asparagus salad recipe

Asparagus: How to Buy, Store and Prep

Asparagus is a free-radical fighter with few calories, no fat, a lot of fiber

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Loaded with antioxidants such as vitamins A, C and E, asparagus is a free-radical fighter with very few calories, no fat and a lot of fiber. We love it not only for its high nutritional value but also for its colorful, exotic look that dresses up even simple dishes.

BUY IT: Although you can find imported asparagus most of the year, it is in season and at its peak March through June in the United States. The spears come in a variety of diameters; all of them are delicious—it’s a common misconception that the thickness of the stalks determines their taste or quality. Usually sold in 1-pound bunches, asparagus stalks should be straight, firm and bright green. Look for spears with bright-purple tips that are closed and compact—like a paintbrush loaded with paint.

STORE IT: According to the California Asparagus Commission, asparagus keeps best when set upright in a container with an inch or so of water and placed in the refrigerator. It can also be frozen for up to three months: Blanch the stalks first, pat them dry, lay them so they’re not touching on a cookie sheet, and place the cookie sheet in the freezer. Once they’re frozen, transfer the stalks to a plastic bag.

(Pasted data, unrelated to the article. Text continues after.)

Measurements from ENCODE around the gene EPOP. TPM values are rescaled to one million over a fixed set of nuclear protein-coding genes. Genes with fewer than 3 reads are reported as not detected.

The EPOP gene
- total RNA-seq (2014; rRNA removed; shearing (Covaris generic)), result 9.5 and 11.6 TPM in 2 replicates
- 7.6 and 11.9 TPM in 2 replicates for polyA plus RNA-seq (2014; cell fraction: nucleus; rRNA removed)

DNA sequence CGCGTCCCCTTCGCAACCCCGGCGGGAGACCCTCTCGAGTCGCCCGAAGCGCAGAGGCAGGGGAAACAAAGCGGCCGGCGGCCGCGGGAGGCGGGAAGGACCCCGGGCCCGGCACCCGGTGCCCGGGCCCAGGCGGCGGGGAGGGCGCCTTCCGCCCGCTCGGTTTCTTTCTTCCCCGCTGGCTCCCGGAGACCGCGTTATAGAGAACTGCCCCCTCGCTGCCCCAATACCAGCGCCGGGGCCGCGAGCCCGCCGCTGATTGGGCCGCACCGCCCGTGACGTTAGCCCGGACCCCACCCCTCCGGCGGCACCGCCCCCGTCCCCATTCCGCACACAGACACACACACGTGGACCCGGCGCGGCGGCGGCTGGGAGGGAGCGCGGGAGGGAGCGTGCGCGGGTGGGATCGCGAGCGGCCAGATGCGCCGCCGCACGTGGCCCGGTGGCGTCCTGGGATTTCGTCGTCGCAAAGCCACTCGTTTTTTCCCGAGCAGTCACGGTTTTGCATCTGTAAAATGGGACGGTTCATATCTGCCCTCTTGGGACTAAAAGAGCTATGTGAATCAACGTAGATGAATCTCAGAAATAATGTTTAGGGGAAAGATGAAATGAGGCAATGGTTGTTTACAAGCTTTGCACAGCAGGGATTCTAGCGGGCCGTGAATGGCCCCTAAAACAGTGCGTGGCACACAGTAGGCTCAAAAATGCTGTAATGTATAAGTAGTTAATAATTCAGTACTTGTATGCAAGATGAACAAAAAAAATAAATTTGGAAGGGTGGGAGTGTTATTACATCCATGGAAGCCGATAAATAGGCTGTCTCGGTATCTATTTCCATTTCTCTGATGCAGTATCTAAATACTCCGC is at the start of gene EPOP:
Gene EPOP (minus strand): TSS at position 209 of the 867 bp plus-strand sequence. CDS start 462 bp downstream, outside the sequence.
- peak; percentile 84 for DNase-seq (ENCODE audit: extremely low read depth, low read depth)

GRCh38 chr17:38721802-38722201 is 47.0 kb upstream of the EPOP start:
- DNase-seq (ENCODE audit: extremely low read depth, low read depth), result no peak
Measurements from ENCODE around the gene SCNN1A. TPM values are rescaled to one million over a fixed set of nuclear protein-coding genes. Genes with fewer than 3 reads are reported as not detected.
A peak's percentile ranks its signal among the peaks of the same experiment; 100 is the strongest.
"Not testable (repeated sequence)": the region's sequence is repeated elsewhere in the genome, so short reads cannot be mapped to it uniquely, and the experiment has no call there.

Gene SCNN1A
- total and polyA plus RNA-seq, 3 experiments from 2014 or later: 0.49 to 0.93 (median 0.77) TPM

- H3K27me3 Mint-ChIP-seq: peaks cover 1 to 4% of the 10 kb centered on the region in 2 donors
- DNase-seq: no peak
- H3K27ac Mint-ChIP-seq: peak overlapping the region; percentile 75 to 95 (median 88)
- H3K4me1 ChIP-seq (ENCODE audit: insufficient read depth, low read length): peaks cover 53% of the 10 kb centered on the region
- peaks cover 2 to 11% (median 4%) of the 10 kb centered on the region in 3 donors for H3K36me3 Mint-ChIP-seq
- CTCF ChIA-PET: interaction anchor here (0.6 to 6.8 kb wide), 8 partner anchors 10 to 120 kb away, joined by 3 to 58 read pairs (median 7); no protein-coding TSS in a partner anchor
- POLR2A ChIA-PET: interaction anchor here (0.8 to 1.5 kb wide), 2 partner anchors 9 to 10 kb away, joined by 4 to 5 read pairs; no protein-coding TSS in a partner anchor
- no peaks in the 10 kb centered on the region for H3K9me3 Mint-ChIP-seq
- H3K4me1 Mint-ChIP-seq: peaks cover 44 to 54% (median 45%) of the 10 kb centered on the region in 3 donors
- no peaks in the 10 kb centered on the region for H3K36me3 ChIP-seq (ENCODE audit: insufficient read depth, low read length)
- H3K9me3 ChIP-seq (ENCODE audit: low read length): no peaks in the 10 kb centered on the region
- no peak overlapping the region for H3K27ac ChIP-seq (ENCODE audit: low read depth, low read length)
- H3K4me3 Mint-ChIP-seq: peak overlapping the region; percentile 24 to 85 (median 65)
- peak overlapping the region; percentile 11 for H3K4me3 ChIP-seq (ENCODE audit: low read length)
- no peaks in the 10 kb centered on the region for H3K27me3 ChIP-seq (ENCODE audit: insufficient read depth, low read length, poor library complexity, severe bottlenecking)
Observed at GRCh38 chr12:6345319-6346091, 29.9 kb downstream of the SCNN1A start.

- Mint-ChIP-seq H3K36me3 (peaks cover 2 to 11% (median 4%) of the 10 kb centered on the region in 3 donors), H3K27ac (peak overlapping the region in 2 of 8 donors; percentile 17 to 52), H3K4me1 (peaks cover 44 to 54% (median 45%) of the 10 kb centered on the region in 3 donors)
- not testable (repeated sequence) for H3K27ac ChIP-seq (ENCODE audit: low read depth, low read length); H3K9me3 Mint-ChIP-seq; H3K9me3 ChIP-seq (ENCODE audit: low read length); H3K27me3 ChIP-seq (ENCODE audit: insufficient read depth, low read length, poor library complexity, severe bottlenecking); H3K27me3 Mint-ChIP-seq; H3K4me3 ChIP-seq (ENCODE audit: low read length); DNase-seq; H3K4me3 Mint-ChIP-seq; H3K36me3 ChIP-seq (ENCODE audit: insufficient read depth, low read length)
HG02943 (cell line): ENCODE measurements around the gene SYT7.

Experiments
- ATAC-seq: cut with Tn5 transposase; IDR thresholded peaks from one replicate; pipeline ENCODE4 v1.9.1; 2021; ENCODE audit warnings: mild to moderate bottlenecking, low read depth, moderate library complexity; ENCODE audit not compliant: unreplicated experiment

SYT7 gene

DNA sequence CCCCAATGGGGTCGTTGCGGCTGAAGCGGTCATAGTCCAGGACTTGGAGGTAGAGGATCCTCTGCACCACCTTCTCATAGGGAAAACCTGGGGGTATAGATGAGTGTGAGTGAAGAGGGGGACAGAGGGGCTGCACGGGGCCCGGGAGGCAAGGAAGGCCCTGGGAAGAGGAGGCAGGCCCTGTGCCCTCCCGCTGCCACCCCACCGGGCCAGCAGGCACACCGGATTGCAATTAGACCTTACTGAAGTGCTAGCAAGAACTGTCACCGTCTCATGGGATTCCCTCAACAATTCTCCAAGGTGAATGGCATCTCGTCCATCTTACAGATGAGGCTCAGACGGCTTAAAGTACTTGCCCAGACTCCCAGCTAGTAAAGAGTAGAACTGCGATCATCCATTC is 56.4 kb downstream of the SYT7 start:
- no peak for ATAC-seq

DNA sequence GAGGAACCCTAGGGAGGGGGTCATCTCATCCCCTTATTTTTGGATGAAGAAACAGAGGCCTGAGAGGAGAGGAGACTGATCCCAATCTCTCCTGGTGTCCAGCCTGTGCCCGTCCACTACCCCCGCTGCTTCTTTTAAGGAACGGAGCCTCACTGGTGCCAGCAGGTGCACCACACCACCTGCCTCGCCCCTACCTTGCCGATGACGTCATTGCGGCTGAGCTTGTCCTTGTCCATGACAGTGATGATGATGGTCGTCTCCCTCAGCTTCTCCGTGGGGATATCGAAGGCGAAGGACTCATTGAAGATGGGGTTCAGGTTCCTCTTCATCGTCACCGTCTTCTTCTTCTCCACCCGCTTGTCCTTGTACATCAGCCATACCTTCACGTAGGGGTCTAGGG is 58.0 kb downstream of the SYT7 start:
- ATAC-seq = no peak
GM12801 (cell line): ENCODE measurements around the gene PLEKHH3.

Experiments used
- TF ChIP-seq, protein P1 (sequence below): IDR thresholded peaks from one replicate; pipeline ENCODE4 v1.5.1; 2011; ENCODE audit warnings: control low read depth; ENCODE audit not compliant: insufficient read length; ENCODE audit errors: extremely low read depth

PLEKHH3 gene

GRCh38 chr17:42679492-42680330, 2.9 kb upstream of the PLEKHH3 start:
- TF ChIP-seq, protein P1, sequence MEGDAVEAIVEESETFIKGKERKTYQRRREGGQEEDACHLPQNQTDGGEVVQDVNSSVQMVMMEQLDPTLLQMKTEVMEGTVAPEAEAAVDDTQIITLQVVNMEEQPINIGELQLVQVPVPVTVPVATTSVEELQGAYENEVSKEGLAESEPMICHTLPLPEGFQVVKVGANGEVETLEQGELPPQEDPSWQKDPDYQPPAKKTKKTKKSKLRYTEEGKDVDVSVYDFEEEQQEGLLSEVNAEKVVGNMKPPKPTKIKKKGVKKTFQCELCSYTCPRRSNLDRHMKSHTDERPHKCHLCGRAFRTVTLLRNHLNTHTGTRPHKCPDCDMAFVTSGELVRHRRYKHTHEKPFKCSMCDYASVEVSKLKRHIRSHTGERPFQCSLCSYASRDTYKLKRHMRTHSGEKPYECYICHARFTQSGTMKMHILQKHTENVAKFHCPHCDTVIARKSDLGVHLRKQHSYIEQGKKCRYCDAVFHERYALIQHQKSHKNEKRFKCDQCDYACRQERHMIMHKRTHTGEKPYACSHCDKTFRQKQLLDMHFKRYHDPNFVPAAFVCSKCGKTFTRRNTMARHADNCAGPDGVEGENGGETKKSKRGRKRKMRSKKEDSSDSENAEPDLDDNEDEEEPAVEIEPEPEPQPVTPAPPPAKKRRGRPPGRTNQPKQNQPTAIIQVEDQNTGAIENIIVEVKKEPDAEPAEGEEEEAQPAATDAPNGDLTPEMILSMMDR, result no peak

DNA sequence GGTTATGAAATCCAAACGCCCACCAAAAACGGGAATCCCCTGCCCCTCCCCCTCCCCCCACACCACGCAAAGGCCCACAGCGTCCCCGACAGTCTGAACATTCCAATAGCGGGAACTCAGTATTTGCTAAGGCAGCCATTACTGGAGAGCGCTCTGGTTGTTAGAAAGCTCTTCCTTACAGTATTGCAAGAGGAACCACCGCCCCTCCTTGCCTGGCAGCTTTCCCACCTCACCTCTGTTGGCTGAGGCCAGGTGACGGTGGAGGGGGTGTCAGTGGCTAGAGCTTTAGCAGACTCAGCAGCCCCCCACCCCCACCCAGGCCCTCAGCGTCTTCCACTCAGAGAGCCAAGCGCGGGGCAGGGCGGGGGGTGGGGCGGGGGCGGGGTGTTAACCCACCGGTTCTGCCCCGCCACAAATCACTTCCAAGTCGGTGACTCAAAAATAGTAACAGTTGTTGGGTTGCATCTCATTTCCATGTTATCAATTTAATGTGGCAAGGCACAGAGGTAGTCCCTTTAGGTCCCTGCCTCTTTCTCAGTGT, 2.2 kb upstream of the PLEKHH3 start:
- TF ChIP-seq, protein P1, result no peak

PREP IT: Snap or trim a half-inch off the bottom of the stalks before cooking them. The woody ends aren’t good for eating, but they’re great for soups and vegetable stocks. Boil until tender, steam, roast or grill the spears, but keep your preparation simple—olive oil, balsamic vinegar and spices, lemon juice, grated orange peel, or a light cream sauce complement without distracting from the natural, rich flavor of asparagus. Or cut the spears into quarter- or half-inch pieces and add them to salads, pastas, casseroles and stir-fries.

Lightly steamed asparagus is a flavorful addition to a lively spring salad. Try our recipe for Chopped Asparagus Nicoise Salad.

The Full Spectrum

White asparagus—which comes from the same plant as the green variety—is colorless because it is grown under a blanket of dirt and is never exposed to sunlight, which causes the pigmentation. Purple asparagus is a different variety that has a sweeter flavor, and its color comes from high levels of the antioxidant anthocyanin.

Try Asparagus Scones for breakfast! Click here for the recipe.

Photography by Annette Slade

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